As would be imagined, there is a fairly extensive array of levers although in the various rationalisations that occurred through the GWR and BR eras have reduced the extent of these significantly. The preservation association have, however, reinstated many of the missing levers even though they are not yet connected to anything.
At present, the preservation society only have a temporary connection into the Princes Risborough bay platform but the intention will be to make this a permanent link onto their line, signalled via the box. However, given that this will still only be one of the lines that the box formerly served, there will only be a limited amount of it in use. Apparently the plan therefore will be to separate off the bulk of the box to create an interactive museum where visitors can play the part of a signalman.
The treat for me (and many of the others on the visit) was to go into the frame room to take a look at the locking frame. Although I had seen this in model form before, I had never seen a full sized locking frame – even though this is only a shadow of its former self as it only covers that proportion of the box that was in use at 1991, it is still very complicated as you can see.
The Chiltern line is now really quite busy, far more so than when I used it to get to Solihull on business regularly. In addition to the procession of class 168 DMUs, there were class 68s on the trains for Birmingham and Wrexham plus a pair of trips each day with class 66s on spoil trains from the Thames Tideway sewer project.
And finally, this is what the box looked like in the days of steam. This photograph was taken in 1960 by Christopher Bomken when he was still in his shorts – it even won him 2 shillings and sixpence in a school photographic competition. Recognition at last Christopher it has made the interweb!
I promised a number of people that I would be making sure that the layour had at least the main elements wired up over christmas, so that it could at last run. But then it was a bit wet and cold so I did not fancy it out in the summerhouse so I applied rule no 1 – its my trainset!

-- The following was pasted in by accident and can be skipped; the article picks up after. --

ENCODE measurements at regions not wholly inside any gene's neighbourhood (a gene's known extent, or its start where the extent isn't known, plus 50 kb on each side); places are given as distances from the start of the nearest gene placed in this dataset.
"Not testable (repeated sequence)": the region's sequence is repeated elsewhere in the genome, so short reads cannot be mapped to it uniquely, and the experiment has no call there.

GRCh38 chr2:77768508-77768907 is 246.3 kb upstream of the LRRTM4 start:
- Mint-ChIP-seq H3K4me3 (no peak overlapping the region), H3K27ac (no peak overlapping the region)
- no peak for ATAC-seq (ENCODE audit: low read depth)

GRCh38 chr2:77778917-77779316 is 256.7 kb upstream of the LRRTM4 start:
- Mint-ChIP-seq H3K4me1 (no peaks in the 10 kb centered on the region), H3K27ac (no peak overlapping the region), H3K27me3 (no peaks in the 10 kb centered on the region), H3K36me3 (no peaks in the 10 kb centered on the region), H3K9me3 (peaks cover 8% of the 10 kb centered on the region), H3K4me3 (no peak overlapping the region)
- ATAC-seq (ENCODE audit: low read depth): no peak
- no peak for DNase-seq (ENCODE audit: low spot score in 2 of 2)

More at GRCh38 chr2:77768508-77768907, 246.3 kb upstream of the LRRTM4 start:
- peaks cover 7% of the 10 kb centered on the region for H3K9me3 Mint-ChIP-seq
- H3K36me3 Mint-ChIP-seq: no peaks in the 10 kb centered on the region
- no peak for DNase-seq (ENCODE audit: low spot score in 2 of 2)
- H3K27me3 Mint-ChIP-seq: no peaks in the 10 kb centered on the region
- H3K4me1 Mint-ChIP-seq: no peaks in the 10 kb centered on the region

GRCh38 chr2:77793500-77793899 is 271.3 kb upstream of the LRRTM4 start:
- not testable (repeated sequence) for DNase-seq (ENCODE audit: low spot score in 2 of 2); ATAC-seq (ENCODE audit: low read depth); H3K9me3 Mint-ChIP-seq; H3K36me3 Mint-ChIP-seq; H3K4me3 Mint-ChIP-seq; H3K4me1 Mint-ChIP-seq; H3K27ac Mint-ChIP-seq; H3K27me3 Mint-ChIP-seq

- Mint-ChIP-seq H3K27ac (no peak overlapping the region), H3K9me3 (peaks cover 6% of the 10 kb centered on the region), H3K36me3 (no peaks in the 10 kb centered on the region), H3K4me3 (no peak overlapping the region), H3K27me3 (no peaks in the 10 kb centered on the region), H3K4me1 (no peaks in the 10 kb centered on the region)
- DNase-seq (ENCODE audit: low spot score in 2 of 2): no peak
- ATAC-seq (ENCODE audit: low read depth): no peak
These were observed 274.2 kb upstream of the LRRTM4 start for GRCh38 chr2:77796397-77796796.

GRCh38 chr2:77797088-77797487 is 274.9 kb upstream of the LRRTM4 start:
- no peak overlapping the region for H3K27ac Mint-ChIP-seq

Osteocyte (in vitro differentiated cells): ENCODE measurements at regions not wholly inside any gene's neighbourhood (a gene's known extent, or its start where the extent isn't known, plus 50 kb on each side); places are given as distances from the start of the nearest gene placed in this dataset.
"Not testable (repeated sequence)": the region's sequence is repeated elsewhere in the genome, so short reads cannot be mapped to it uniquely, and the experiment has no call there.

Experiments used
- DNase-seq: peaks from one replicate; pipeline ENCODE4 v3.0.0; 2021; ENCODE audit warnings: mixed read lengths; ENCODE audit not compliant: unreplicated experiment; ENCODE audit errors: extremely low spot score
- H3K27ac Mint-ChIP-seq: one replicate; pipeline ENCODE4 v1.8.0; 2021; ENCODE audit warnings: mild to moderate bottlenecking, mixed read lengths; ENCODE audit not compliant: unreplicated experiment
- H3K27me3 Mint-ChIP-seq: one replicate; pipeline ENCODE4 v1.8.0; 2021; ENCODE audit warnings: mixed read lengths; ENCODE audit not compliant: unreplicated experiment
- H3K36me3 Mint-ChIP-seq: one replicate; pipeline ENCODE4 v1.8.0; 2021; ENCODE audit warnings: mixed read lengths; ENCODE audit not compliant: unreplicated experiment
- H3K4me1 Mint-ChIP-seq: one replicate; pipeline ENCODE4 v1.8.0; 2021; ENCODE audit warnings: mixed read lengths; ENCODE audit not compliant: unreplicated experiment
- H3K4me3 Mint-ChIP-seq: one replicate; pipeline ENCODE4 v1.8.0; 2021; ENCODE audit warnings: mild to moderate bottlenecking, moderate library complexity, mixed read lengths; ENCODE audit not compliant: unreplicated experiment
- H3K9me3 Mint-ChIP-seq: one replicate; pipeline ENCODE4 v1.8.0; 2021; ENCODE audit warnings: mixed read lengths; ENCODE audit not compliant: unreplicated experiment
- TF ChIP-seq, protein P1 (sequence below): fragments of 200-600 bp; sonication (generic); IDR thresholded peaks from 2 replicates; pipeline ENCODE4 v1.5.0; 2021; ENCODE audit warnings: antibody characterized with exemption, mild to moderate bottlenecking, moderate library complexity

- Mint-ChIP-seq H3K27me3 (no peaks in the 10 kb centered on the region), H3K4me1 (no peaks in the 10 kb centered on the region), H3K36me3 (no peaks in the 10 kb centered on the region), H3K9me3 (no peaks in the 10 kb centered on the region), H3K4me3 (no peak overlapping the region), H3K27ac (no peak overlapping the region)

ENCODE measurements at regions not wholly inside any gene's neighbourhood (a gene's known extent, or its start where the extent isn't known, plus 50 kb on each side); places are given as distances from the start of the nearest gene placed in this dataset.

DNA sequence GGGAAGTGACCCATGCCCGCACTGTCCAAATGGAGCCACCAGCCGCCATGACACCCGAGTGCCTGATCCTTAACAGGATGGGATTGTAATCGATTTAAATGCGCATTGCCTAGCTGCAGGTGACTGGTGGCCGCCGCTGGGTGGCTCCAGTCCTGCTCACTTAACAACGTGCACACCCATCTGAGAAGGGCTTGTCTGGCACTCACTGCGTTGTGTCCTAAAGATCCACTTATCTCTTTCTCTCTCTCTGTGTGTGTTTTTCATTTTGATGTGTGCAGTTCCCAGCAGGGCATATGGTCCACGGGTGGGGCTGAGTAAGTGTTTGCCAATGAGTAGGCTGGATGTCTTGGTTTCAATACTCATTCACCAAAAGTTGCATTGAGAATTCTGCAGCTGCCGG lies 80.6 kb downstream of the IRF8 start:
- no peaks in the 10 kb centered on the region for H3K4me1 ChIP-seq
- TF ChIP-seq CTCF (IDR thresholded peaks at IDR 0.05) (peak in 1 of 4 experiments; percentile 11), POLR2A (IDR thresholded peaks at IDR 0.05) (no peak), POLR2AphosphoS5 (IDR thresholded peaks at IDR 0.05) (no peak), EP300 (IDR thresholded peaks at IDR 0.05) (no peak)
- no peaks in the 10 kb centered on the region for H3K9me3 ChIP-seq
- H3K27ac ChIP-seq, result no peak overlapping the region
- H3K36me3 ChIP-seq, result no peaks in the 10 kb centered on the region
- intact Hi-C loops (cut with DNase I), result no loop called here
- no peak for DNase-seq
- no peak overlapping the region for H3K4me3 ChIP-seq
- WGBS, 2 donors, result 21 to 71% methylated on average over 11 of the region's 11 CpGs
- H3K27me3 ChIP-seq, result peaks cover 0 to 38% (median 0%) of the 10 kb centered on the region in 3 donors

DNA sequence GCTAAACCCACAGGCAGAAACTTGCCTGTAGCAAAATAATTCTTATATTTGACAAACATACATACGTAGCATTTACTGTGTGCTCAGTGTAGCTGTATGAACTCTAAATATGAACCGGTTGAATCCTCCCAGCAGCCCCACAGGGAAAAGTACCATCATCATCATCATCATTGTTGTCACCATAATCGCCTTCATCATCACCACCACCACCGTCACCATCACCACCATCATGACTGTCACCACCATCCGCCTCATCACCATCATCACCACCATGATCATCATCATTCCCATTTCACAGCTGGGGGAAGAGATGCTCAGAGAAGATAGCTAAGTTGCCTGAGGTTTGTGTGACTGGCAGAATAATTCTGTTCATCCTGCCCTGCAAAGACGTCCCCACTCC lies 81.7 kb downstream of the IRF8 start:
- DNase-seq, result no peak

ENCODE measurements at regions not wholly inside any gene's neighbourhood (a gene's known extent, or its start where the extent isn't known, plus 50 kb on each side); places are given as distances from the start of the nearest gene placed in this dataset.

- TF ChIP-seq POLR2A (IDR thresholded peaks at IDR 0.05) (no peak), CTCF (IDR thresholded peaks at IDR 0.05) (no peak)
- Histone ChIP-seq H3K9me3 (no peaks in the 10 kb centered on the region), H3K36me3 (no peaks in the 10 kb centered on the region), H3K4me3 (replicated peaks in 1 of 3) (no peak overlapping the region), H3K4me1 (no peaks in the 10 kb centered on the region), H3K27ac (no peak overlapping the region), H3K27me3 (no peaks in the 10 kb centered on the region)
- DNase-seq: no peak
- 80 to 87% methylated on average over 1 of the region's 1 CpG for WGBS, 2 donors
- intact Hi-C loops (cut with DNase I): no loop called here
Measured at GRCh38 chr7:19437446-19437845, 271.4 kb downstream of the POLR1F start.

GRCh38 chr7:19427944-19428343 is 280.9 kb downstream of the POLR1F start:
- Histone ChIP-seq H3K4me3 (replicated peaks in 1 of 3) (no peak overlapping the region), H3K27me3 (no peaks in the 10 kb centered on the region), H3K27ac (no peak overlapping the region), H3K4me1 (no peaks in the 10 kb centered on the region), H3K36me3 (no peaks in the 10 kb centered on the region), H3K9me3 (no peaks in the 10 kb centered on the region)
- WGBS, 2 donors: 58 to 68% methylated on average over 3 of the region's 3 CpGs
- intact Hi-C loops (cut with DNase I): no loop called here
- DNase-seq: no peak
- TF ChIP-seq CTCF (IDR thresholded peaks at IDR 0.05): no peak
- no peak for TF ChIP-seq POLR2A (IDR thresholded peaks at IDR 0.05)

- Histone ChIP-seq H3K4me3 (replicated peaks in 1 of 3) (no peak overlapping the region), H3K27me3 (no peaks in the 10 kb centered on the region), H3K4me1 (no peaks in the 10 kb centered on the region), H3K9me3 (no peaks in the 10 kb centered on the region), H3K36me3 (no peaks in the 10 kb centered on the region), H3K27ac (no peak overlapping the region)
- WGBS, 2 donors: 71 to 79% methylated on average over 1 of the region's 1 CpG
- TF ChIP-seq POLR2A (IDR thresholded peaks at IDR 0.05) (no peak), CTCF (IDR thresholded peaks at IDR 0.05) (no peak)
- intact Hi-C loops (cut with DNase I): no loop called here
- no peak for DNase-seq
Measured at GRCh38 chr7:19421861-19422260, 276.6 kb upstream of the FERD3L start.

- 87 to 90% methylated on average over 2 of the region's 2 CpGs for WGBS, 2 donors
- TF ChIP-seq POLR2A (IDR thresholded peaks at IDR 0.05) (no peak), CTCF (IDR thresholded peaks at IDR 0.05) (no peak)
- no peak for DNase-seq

Instead, I stayed at the bench and made a pair of the signals that still remain to be made for Glenmutchkin. The signalling plan has developed very slightly since I originally showed it back here and is shown below (actually this is the artwork for the control panel facia).
The signals that I built were those that control the main loop prior to the shed link – levelrs 27 & 28 – and then the outer starter (that covers both the main loop and the main line) – levers 23, 24, 25 & 26. Only a pair of two doll signals, I thought, they shouldn’t take more than a day or two? Phew, well that wasn’t right; the more you look at the prototypes, the more you find there is to model!
Having created much of my own etchings and castings for MacKenzie & Holland signals I have obviously made good use of these. In this case, the small brackets, arms, ladders and castings.
Both of the signals have used the small brackets to create smallish landings. The smaller of the two signals has only one arm per doll, the larger two. The dolls and the posts are made up of square brass section which is filed to a taper – a certain amount of elbow grease is needed to acheive this! The posts are then sandwiched between some transom beams that also clasp the doll post – this is all soldered with a high melt solder to stop it ungumming later.